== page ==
My point is that Douglas County's population problems are a small part of the world's population problems and that we should use engaging articles, such as Steers's, to remind people that overpopulation threatens our very existence. If we produced fewer people, we would need fewer houses. Maybe we could grow food on that land!

K.S. Kramer
Arvada

A Scar Is Born
In Michael Roberts's January 17 article "The Envelope, Please," he said some very disturbing things. The comment that upset me the most is what he said about Seal. In case he has forgotten, I will remind him. He said that Seal should be "Best spokesman for proper skin care." This to me is a very rude, obnoxious, unnecessary thing to say. Seal was in an accident and that is why he has a scar.

I also believe that if something could have been done about it, then maybe he would have had the surgery, or maybe Seal decided not to have anything done about it because he just does not care what people think. Either way, that is his decision and I give him a lot of credit for not being a coward and hiding away, and instead going on with his life.

I understand that Roberts was trying to be humorous, but by choosing to make fun of something serious and possibly sensitive to someone, it no longer is funny. When people make comments like the one that Roberts did it takes away a person's sense of security, courage and confidence in the choice that he made, and I believe that no one should have to feel that way.

As for his comment about Hootie and the Blowfish, they are more talented and intelligent than Roberts ever will be. For future advice, "Don't mess with the bull, young man, you'll get the horns."

Lori Lonnquist
Littleton

Past Imperfect
Regarding Elana Ashanti Jefferson's "Up Against the Wall," in the February 7 issue:

The major goal of the Hall of Pea Colorado Convention Center was to affirm the total dominance of business interests over the people of Denver. The Federico Pea administration hailed it as the forerunner of DIA, as a symbol of public/private partnership whereby the public put up the funds and the private sector reaped the benefits. While goody-goody liberals would have been appalled had a Don Bain or a Bill McNichols made such a program the keynote of their administrations, they readily lined up behind Pea because, as a Hispanic, he was supposedly a great liberal. Moreover, they were easily duped by the administration's promises that the building would be a work of art. What they have reaped from their faith in this great project is seen in the moanings of Barbara Jo Revelle, a self-proclaimed "left-wing character" from New York.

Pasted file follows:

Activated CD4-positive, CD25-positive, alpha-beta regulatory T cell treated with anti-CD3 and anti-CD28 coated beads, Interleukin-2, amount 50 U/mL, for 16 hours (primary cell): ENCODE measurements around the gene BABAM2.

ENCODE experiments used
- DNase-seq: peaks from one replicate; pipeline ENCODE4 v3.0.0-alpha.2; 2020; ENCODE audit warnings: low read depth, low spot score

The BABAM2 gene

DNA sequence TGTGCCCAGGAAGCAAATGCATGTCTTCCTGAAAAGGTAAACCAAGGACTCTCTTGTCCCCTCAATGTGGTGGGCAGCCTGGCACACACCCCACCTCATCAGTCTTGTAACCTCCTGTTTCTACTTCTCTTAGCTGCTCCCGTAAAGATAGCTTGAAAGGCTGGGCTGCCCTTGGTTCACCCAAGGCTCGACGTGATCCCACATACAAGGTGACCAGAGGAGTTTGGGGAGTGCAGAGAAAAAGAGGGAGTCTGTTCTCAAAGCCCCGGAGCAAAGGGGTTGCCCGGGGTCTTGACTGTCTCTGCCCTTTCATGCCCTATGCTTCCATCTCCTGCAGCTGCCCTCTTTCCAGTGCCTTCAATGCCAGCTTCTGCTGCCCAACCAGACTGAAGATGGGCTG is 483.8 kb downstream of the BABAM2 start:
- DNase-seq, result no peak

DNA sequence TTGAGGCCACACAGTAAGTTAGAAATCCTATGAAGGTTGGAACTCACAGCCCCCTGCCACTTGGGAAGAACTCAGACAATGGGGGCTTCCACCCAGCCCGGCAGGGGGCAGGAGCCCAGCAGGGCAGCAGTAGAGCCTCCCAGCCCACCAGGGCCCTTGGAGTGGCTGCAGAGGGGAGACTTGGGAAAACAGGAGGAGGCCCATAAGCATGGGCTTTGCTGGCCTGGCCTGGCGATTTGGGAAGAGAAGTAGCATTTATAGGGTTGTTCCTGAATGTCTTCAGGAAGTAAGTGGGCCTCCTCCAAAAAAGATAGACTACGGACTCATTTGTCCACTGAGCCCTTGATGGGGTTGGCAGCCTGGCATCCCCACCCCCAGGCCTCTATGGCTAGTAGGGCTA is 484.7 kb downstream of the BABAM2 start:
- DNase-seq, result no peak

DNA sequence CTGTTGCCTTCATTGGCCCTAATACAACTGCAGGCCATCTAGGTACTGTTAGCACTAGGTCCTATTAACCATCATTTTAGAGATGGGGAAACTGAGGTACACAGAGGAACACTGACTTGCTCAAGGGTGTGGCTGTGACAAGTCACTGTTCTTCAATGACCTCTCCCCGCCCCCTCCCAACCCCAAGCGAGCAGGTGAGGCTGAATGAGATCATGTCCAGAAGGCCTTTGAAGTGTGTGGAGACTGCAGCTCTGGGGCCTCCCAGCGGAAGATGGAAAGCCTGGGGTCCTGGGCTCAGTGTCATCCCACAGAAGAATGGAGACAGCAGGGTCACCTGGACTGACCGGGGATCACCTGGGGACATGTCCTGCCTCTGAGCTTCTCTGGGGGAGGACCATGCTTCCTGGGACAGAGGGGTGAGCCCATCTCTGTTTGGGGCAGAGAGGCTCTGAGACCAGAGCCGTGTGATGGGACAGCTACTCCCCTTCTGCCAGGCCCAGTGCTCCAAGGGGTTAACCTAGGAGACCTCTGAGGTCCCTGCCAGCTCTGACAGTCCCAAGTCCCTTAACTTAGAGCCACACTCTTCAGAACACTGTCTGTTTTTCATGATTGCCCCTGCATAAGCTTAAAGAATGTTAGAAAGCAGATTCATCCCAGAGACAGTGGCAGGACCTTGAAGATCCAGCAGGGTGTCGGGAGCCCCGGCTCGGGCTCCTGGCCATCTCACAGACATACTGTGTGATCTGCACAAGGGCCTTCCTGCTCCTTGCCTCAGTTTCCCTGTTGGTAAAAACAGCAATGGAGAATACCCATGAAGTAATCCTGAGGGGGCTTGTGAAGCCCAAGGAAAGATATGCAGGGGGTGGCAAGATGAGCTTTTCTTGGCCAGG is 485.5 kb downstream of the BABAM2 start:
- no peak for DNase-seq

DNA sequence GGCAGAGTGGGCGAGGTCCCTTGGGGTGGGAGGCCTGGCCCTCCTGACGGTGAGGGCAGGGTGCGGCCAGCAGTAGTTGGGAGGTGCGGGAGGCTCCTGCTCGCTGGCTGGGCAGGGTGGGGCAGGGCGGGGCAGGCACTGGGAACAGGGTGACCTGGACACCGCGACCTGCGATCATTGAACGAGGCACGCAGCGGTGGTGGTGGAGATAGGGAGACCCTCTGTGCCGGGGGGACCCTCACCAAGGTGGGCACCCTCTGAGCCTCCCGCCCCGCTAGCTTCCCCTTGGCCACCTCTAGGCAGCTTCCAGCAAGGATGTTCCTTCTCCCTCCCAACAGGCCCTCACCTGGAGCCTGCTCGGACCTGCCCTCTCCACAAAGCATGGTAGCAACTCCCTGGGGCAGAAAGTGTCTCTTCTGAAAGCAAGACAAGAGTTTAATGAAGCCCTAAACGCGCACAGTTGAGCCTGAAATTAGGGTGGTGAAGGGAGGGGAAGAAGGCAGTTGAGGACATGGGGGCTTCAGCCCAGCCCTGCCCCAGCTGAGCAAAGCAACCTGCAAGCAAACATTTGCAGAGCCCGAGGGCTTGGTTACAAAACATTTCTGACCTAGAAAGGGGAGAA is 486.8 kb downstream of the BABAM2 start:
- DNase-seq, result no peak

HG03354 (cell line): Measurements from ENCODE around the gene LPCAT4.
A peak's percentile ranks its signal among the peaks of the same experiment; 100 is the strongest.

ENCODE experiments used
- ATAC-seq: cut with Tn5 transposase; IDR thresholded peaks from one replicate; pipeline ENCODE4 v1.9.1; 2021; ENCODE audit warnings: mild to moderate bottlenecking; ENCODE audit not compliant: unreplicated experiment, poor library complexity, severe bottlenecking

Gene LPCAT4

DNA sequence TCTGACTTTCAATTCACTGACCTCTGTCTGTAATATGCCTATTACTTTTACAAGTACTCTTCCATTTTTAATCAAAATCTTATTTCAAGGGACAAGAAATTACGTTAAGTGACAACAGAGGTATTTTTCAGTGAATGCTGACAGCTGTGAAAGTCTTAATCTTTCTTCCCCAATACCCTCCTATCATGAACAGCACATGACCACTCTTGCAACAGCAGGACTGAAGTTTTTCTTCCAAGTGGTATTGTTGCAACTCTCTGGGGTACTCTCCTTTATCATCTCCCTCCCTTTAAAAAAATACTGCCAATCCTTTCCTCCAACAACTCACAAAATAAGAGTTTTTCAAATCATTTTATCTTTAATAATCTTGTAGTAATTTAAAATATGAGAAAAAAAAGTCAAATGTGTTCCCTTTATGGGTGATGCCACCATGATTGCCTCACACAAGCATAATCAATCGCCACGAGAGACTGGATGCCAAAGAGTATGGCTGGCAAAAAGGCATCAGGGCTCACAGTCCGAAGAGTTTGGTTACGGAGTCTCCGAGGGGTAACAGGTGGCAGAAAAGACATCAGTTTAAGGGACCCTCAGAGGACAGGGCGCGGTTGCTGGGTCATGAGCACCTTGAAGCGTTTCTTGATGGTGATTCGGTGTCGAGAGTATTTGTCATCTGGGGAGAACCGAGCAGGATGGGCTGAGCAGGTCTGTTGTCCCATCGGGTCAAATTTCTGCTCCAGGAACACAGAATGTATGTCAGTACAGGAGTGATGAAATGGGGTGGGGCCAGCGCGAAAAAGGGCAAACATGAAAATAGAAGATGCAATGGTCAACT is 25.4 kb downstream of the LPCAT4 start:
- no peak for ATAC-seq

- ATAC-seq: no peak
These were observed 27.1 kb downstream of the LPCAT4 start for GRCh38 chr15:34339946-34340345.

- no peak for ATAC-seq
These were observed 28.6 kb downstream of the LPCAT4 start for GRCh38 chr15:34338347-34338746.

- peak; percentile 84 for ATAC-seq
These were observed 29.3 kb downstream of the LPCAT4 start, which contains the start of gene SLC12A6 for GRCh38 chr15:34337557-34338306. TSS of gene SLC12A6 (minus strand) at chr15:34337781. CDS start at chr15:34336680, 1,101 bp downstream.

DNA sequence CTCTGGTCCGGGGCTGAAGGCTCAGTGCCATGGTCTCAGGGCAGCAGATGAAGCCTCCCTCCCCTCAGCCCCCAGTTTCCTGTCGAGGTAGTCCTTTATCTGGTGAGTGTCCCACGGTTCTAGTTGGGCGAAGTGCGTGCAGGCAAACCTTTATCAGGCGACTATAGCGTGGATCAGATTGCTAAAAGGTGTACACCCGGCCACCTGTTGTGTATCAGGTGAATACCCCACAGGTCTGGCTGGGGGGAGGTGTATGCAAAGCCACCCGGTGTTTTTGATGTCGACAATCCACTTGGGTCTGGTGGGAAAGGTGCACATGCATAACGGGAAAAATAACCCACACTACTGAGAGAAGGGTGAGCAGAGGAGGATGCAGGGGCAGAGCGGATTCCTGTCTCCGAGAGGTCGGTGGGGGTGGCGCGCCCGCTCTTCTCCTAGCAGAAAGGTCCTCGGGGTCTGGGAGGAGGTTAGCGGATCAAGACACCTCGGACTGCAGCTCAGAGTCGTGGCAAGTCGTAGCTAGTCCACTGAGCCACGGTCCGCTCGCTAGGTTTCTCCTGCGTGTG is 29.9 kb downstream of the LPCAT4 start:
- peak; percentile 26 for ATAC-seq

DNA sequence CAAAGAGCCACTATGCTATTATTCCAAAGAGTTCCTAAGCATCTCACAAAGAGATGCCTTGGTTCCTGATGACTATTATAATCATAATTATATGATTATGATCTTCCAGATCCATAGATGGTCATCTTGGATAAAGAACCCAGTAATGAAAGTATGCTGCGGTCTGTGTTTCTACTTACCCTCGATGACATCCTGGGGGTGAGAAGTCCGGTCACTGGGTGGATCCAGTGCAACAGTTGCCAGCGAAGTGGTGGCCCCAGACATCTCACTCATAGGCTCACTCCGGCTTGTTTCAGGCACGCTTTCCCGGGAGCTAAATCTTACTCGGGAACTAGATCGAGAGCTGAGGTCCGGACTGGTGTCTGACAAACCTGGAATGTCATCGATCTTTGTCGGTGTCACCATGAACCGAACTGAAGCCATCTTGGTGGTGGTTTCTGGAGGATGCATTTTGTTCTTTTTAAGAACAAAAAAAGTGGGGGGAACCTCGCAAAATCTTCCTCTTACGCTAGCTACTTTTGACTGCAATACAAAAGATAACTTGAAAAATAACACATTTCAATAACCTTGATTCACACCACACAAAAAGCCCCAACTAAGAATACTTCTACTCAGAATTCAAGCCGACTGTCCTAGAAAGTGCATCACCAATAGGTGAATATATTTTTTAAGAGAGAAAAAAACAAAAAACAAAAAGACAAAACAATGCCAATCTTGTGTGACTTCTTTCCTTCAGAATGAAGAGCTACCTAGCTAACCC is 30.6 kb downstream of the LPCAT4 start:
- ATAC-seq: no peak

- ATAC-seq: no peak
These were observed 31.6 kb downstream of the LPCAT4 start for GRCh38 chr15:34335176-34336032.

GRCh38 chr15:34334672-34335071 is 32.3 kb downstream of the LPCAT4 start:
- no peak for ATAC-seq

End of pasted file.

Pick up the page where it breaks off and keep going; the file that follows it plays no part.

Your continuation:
The art at the convention center naturally reflects the core of the building: cosmetics on an arrogant imposition on the citizenry of Denver. The site of the structure was carefully selected to destroy the last low-income section of downtown. Though the developers promised that it would lead to a thriving retail and entertainment industry near the center, ever more department stores closed in its wake. The only nightclub to have flourished nearby is the Diamond Cabaret, a striptease emporium.

Your story relates how there is no description of who is who on the mosaics that are carefully hidden away behind the Welton Street loading zone. To do something about this, the city wants Dr. Colorado, Tom Noel of the University of Colorado at Denver, to get Revelle's research to write a fluff piece on the portraits. Nothing is more appropriate.

In recent years, Noel has stood out as the man whose primary mission is to apologize for the city's robber barons while transforming episodes from Denver's past into circuslike events. The editor of Westword has been among those prominently joining with Noel in these ventures as the class struggles, nefarious real-estate deals, devious politicians and corporate giveaways are defined as the eternal virtues of Denver's past, present and future. Noel is to be hailed for his willingness to assure that Revelle's left-wing balderdash is appropriately buried in the trash bin along with the illusion that Pea, the Democrats and their corporate sponsors have anything in common with a free, emancipated society.

Phil Goodstein
Denver

Editor's note: Tom Noel's last such "venture" for the Colorado History Group was the retrial of noted robber baron Alfred Packer last September. Adding insult to historical injury, Patricia Calhoun played the part of a Denver Post reporter.

Letters policy: Westword wants to hear from you, whether you have a complaint or compliment about what we write from week to week. Letters should be no more than 200 words; we reserve the right to edit for libel, length and clarity. Although we'll occasionally withhold an author's name on request, all letters must include your name, address and telephone number.

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Denver, CO 80217